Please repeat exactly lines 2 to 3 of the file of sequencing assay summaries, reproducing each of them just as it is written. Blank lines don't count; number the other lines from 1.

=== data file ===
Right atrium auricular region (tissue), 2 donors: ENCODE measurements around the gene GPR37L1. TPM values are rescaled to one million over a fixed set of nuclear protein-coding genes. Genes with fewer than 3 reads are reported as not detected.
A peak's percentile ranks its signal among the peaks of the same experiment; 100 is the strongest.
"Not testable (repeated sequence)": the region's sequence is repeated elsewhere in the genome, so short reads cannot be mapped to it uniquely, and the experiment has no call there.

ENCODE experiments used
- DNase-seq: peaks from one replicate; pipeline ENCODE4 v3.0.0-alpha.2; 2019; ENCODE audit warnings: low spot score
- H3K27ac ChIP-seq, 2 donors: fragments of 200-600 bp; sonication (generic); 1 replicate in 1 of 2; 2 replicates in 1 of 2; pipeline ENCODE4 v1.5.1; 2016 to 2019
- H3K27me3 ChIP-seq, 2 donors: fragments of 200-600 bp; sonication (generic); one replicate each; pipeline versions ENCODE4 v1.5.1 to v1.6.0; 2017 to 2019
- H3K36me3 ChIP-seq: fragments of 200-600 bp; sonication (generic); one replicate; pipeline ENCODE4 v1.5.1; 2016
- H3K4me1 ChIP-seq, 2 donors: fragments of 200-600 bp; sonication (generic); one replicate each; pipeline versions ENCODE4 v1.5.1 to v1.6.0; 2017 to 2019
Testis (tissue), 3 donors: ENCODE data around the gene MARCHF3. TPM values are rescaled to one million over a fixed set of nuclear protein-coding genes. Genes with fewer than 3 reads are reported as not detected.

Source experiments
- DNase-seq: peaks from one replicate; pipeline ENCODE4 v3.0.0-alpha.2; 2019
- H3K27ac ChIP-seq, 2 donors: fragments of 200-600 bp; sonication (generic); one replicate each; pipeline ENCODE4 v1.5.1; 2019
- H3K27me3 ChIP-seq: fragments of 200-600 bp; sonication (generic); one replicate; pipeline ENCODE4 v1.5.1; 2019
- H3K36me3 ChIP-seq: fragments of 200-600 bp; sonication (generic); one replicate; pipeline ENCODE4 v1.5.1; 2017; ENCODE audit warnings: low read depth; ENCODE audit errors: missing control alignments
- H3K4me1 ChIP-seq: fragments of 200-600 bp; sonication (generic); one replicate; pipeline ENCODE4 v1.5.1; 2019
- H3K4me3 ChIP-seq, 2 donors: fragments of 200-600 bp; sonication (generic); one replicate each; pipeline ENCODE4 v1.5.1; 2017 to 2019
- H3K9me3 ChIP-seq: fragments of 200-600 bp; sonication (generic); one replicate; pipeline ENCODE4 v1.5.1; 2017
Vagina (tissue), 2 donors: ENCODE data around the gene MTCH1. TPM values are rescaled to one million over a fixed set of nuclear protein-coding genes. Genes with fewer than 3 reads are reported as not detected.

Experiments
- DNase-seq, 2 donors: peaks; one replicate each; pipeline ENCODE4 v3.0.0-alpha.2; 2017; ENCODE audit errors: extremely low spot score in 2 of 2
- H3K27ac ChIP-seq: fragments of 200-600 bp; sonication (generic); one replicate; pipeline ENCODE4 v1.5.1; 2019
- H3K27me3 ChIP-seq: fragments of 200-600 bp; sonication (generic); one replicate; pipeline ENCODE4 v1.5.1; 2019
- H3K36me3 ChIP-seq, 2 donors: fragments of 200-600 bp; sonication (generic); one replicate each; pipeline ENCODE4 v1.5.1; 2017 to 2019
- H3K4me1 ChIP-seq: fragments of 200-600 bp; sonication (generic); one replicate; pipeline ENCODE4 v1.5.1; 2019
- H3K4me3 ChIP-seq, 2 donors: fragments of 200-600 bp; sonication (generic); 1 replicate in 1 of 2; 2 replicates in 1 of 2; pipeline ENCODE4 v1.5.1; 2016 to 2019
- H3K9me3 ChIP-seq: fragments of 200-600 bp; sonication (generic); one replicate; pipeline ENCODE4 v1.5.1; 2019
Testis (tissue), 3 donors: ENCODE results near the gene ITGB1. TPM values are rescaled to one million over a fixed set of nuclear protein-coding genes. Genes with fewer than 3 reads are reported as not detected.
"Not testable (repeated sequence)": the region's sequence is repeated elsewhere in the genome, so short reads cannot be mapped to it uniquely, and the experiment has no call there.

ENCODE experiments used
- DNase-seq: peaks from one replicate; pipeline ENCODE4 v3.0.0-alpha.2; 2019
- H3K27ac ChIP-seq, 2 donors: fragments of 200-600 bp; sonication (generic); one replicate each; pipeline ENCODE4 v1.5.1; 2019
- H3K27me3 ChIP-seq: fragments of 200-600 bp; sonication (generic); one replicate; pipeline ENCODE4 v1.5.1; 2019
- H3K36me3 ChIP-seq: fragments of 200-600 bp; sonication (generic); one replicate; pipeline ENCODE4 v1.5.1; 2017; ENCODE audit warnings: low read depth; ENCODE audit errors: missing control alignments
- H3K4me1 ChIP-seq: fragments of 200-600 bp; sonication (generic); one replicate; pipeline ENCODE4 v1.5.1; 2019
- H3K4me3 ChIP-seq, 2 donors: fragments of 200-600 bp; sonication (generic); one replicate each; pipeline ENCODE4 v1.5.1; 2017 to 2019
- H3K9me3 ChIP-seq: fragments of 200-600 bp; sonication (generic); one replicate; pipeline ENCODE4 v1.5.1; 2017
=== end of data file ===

A peak's percentile ranks its signal among the peaks of the same experiment; 100 is the strongest.
"Not testable (repeated sequence)": the region's sequence is repeated elsewhere in the genome, so short reads cannot be mapped to it uniquely, and the experiment has no call there.